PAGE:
The Original Prayer shawl designed by Janet Bristow and Victoria Galo.
Prayer shawl. Peace shawl. Comfort shawl. Mantle. Whatever name you give them, they serve the same purpose. These are a wearable hug crafted with love and intent from maker to recipient. Whether it be personal words, verse, song, prayer, mantra, or something else, it is these thoughts imbued in the shawl with each stitch that make them what they are.
Prayer shawls can be knitted, crocheted, woven, or worked by any other means desired. They may be adorned with beads, bobbles, shells, fringe, etc., or left plain and understated. They can be shocking pink or muted tan and anything in between. In the instance of these shawls, the product is a physical representation of the process. That process is a journey through thought and intent.
When creating a prayer shawl the individual making it begins with a recipient in mind. This person is held in the crafter’s thoughts from beginning to end. Then whenever the recipient wears the shawl they have a tangible reminder of the care and prayers directed their way. It is as much a healing item for one person as it is the other.
Depending the beliefs of the crafter, a prayer (or poem, song, etc) may be said at the beginning and end of the process. Also, despite the common name of “prayer shawl,” these items are not exclusive to any religion or faith. Anyone can make and wear a shawl and the type of intention woven into it is unique. Each individual is free to choose a type of blessing, or none, that they are comfortable with. Taken literally, the term, “it’s the thought that counts” is fitting in this instance.
“Shawls … They wrap, enfold, comfort, cover, give solace, mother, hug, shelter and beautify.”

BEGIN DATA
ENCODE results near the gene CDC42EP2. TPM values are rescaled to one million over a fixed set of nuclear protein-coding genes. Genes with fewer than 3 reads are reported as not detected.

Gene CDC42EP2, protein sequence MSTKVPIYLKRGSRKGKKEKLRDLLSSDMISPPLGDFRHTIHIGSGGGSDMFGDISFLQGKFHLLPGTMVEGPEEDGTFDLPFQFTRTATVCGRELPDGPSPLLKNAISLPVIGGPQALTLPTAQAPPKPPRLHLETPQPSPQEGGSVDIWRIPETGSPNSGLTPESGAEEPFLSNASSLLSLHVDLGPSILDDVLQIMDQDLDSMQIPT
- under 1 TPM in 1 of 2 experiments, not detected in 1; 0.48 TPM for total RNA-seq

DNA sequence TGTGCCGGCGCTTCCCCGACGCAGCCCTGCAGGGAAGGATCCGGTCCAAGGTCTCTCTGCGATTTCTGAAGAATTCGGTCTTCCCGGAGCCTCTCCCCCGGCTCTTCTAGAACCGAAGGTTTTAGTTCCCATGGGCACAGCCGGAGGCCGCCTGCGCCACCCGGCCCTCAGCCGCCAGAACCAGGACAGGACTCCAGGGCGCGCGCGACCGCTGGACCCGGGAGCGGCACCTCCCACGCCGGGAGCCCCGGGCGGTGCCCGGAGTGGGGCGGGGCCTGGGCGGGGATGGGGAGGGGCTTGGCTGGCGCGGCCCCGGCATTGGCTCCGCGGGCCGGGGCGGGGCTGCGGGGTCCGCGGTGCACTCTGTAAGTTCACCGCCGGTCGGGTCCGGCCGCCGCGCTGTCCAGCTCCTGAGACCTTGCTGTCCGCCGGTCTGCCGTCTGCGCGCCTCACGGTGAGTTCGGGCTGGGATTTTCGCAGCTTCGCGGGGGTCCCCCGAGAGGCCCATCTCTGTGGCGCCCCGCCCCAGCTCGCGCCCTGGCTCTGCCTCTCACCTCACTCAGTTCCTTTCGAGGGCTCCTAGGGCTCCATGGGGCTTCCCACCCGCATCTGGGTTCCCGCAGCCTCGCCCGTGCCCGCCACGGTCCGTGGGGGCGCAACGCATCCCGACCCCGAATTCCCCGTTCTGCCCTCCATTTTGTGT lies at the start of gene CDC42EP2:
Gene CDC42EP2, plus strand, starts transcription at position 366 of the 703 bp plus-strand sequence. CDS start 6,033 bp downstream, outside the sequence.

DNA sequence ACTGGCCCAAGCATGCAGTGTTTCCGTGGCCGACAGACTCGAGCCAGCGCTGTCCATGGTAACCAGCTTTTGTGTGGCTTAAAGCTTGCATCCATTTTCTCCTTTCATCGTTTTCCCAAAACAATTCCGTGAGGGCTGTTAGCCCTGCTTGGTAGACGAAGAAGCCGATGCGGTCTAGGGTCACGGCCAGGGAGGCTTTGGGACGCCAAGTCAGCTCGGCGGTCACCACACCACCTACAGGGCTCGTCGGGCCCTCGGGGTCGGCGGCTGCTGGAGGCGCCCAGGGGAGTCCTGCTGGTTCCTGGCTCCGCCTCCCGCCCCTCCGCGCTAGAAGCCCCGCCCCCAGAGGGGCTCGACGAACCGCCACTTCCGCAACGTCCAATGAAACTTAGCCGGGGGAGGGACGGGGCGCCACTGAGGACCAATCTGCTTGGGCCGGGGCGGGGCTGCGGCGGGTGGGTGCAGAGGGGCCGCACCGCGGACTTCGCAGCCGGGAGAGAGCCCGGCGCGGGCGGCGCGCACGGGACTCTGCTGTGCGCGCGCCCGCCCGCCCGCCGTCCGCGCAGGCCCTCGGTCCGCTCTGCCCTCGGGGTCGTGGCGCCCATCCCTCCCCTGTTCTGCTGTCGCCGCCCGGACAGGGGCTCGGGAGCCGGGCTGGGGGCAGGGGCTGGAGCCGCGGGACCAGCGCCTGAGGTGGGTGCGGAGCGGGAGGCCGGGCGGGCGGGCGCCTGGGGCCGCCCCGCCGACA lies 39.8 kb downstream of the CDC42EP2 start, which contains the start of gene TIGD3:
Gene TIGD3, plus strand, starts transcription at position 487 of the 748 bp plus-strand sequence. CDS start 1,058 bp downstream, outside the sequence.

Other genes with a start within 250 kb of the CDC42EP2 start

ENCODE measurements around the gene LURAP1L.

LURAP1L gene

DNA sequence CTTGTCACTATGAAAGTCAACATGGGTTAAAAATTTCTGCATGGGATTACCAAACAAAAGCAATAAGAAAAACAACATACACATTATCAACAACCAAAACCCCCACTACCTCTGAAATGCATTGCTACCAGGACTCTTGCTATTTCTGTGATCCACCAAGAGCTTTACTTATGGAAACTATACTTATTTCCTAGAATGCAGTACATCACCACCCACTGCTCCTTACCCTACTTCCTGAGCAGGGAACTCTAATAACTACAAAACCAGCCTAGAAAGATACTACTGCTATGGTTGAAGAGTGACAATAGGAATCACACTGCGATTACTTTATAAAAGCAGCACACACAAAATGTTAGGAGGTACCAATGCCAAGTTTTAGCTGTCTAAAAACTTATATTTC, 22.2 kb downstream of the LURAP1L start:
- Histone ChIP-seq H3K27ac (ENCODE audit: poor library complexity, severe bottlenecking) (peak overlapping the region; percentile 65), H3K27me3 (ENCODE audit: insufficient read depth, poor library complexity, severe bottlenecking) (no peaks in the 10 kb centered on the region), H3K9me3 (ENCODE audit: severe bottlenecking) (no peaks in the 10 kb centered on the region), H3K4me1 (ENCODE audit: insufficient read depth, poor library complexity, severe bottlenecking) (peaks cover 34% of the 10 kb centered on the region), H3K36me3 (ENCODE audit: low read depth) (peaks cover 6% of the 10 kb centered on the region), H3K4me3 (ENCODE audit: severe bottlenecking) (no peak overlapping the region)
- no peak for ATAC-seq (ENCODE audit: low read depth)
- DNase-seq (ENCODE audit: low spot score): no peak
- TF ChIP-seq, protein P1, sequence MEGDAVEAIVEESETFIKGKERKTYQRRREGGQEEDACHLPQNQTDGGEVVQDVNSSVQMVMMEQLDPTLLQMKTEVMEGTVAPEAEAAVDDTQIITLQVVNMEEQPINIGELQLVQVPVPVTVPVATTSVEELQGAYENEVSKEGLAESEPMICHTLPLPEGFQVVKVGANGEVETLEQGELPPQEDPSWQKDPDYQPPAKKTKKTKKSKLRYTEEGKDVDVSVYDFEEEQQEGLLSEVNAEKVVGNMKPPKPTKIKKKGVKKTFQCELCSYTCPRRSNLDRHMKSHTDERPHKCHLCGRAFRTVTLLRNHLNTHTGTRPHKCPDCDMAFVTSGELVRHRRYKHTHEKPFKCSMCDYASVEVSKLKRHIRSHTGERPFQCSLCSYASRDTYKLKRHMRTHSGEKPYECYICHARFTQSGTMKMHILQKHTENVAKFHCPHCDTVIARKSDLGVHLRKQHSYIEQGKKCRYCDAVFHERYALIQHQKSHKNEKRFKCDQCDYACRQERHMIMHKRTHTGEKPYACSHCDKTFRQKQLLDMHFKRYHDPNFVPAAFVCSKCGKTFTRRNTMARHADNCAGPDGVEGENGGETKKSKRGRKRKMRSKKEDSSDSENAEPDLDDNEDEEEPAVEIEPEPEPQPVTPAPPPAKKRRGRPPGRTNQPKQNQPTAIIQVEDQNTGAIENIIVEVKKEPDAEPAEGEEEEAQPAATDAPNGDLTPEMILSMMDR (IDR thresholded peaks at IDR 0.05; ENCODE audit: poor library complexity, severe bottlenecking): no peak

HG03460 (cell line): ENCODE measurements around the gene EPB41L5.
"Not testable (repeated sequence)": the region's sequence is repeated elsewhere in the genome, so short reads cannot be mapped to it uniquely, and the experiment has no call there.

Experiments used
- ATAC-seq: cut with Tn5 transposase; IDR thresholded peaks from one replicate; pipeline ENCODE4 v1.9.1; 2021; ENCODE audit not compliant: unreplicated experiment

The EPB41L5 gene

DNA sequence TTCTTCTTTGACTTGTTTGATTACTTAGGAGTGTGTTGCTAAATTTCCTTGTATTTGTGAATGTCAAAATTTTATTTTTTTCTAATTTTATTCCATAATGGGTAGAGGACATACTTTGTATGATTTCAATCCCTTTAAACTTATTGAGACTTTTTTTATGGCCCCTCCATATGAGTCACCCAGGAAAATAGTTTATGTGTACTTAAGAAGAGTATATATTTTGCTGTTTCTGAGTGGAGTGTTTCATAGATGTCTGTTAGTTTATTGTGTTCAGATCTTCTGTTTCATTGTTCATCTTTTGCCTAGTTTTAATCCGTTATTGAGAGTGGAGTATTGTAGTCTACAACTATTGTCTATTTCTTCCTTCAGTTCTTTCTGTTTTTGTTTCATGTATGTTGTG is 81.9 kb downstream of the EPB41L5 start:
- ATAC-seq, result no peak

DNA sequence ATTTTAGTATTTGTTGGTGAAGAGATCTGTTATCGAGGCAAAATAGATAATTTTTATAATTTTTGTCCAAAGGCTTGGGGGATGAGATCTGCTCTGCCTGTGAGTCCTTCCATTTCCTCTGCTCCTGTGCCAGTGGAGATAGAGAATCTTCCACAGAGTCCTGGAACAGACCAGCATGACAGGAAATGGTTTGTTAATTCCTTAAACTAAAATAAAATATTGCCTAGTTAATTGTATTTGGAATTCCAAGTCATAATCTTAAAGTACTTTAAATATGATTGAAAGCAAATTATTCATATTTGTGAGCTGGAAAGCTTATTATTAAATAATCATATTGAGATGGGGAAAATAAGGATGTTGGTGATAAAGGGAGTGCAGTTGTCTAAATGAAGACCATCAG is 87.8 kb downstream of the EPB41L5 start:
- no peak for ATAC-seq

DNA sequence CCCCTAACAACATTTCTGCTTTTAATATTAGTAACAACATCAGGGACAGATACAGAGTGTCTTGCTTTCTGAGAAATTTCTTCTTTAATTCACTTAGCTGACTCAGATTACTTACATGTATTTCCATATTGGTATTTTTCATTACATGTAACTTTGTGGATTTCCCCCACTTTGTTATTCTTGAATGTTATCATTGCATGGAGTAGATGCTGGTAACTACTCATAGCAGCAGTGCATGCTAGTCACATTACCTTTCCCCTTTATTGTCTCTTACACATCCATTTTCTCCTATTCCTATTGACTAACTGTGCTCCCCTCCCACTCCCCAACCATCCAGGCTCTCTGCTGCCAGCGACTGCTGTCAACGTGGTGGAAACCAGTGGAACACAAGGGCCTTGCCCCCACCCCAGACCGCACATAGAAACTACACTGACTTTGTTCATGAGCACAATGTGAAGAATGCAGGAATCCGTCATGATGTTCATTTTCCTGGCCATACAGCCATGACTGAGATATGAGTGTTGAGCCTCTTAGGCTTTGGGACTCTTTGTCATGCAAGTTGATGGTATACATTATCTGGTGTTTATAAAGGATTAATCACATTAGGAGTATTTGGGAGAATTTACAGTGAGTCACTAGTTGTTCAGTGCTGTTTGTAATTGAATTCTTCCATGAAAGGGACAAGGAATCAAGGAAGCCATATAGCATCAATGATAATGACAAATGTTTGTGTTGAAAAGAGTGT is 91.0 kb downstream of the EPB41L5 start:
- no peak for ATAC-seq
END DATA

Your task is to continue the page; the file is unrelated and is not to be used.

— Janet Severi Bristow, 1998
2017 marks 19 years for the Prayer Shawl Ministry, which was founded in 1998 by Janet Severi Bristow and Victoria Galo. The two met while attending Women’s Leadership Institute at The Hartford Seminary in Hartford, Connecticut. They joined together with the idea of combining a love of knitting and crochet with the desire to reach out to those in need of comfort as well as joy.
On the Prayer Shawl Ministry website you can explore inspirational stories, shawl instructions, and instructions on beginning your own shawl ministry group.
There is a common misconception that prayer shawls are not made for happy and positive events. However, they can be as much a celebration of life as they can of loss. Any instance where the crafter is thinking of someone. In the words of the Prayer Shawl Ministry:
“Shawls can be used for: undergoing medical procedures; as a comfort after a loss or in times of stress; during bereavement; prayer or meditation; commitment or marriage ceremonies; birthing, nursing a baby; bridal shower or wedding gift; leading ritual; first menses or croning rites of passage; during an illness and recovery; ministering to others; graduation, birthday, anniversary, ordination, holiday gifts; or just socializing.”
Selecting yarn for a prayer shawl is as simple as it is difficult. The maker may choose anything, this is the simple part. There’s a whole world of options. The hard part comes when sometimes you have trouble pinning down what “perfect” is.
The swatches below highlight a few Lion Brand yarns to help get you started. Scarfie yarn, shown at the far left, is a wonderful choice for a shawl with the simplest design (even just garter stitch). Sit back, stitch, and watch the ombre effect play out. Homespun is another option that plays up simple stitches.
The four yarns above are all worsted weight (medium CYC #4). Shawl in a Ball and Landscapes will both add interest to basic stitches and shapes due to their color effects. New Basic (single ply) and Heartland will, of course, also be beautiful in simple shawls. However, the shine in more complex patterns as well.
These yarns are suggestion only to get you started. Any weight, color, or fiber will stand in as you’d like. Explore Lion Brand yarns.
The pattern that started it all (shown at the top of this post) must, of course, be mentioned first. This is a simple, knitted shawl (there is also a crochet version) worked in a chunky or bulky weight yarn of your choice. It was designed by the founders of the Prayer Shawl Ministry, Janet Bristow and Victoria Galo.
Many other shawl designs have popped up over the years as single patterns or in larger collections. There is an entire section on LionBrand.com dedicated to them. Remember, a shawl does not need to be classified as a “prayer shawl” by title to be used as such. Simply choose a shawl pattern you are drawn to and create with intent.
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